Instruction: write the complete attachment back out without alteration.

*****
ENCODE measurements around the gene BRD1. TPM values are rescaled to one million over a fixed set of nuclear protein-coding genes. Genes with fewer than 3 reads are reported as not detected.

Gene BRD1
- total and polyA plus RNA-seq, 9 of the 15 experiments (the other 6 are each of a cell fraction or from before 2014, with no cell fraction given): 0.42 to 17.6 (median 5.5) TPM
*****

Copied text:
ENCODE measurements around the gene BRD1. TPM values are rescaled to one million over a fixed set of nuclear protein-coding genes. Genes with fewer than 3 reads are reported as not detected.

Gene BRD1
- total and polyA plus RNA-seq, 9 of the 15 experiments (the other 6 are each of a cell fraction or from before 2014, with no cell fraction given): 0.42 to 17.6 (median 5.5) TPM